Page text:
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Seroprevalence of Bluetongue Disease among Domestic Ruminants Raised in International Border Areas of Nepal

Seroprevalence of Bluetongue Disease among Domestic Ruminants Raised in International Border Areas of Nepal

Bikash Puri1, Anil K. Tiwary2, Bharata Regmi3,4, Dinesh K. Singh1, Doj R. Khanal5 and Manoj K. Shah3*

1Department of Veterinary Pathology, Institute of Agriculture and Animal Science, Tribhuvan University, Rupandehi, Bhairahawa, Nepal; 2Department of Anatomy, Physiology and Biochemistry, Faculty of Animal Science, Veterinary Science and Fisheries, Agriculture and Forestry University, Rampur, Chitwan, Nepal; 3Department of Surgery and Pharmacology, Faculty of Animal Science, Veterinary Science and Fisheries, Agriculture and Forestry University, Rampur, Chitwan, Nepal; 4Government of Nepal, Department of Livestock Services, Veterinary Laboratory, Pokhara; 5National Animal Health Research Centre (formerly AHRD),  Nepal Agricultural Research Council, Lalitpur, Nepal.

 
*Correspondence | Manoj K. Shah, Department of Surgery and Pharmacology, Faculty of Animal Science, Veterinary Science and Fisheries, Agriculture and Forestry University, Rampur, Chitwan, Nepal; Email: mkshah@afu.edu.np

ABSTRACT

This study was aimed to assess the seroprevalence of Bluetongue disease and understand its associated risk factors from the international border areas of Nepal. A total of 220 blood samples were collected randomly from apparently healthy ruminants (cattle, buffalo, sheep and goat) and screened for Bluetongue virus (BTV) antibodies in sera using a cELISA kit. Out of 220 sera samples, 92 were positive for BTV, accounting for 41.8% prevalence in ruminants. Seroprevalence rate was the highest in Buffaloes (58.3%) followed by sheep and goats (each 40%), and cattle (37.5%). The BTV seropositivity varied significantly (p<0.001) among ruminants in different sampling areas with the highest prevalence in Gokuleshwor (66.6%). Interestingly, the BTV was detected higher (p<0.01) in females (48.36%) and older ruminants (49.12%). The seroprevalence of BTV showed a significant association (p<0.01) with vector density and resulted in 46.5% of seropositivity. It was concluded that bluetongue disease exists in the international border areas of Nepal and its prevalence was widespread among cattle, buffalo, sheep and goat. The present study showed sex, age and vector population as the main influential risk factors for BTV infection. Further studies are imperative to identify the vector from different agro-climatic zones at the species level and to serotype the BTV prevalent in the study areas.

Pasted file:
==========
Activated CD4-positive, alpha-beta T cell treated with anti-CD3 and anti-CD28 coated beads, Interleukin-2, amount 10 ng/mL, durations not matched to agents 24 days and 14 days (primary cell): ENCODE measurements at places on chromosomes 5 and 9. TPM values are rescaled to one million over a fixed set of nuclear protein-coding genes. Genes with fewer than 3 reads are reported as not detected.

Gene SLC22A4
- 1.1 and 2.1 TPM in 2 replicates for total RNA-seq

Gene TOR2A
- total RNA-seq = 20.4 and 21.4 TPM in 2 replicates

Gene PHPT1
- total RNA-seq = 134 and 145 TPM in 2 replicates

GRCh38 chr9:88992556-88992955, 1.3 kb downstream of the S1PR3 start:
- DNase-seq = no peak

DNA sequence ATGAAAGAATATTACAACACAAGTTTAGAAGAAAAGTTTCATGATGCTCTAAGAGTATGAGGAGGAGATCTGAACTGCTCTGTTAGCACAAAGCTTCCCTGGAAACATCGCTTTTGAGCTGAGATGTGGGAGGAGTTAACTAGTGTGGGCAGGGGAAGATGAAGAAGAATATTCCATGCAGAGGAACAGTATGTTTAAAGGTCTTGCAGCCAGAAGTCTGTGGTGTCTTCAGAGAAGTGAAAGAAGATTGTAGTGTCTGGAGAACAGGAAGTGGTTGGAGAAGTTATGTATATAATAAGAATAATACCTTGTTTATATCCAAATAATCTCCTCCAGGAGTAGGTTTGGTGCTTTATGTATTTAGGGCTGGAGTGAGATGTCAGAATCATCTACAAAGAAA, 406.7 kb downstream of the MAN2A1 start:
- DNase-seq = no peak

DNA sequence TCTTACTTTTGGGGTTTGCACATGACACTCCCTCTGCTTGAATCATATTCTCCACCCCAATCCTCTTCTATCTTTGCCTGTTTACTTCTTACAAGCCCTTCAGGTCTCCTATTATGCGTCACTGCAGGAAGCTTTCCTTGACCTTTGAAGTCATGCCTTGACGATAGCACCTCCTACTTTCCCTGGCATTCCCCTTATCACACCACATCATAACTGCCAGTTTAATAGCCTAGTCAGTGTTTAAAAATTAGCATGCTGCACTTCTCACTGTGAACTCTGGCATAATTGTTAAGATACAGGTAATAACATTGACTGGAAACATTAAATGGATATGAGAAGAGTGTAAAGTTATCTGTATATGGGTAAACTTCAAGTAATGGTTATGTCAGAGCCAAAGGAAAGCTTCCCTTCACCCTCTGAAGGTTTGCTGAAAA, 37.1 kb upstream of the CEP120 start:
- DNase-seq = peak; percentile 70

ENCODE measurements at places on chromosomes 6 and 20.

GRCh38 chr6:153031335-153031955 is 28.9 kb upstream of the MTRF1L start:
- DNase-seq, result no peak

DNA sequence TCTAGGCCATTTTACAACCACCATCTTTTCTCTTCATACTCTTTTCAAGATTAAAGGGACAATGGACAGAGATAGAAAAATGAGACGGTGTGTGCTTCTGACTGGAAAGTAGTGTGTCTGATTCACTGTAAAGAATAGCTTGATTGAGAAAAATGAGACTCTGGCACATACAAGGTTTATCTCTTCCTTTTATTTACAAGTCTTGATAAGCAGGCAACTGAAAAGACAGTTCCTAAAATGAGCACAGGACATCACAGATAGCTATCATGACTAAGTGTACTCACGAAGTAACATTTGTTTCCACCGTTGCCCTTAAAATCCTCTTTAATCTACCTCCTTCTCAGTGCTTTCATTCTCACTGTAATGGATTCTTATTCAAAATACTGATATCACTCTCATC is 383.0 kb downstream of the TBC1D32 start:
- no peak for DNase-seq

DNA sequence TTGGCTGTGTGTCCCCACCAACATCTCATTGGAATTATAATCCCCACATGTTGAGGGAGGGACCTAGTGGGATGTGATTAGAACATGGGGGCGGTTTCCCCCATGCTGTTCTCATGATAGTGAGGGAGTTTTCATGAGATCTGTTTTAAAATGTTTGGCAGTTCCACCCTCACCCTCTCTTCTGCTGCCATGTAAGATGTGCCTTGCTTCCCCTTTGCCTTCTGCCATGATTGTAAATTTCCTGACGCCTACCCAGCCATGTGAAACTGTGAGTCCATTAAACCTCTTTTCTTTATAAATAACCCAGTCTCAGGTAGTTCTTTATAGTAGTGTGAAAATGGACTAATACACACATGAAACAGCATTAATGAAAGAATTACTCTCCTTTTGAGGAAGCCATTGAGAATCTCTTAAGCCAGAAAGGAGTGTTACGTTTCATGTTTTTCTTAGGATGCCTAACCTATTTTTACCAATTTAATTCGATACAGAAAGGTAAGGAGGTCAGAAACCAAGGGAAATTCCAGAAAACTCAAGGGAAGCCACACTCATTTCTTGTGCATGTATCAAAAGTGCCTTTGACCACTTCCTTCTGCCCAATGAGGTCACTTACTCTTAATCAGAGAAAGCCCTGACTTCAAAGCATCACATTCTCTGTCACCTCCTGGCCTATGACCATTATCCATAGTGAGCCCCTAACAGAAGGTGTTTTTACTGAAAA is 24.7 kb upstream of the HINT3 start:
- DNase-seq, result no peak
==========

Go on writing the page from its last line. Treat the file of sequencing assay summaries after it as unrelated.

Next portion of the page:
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Sarhad Journal of Agriculture

June

Sarhad Journal of Agriculture, Vol.40, Iss. 2, Pages 263-679

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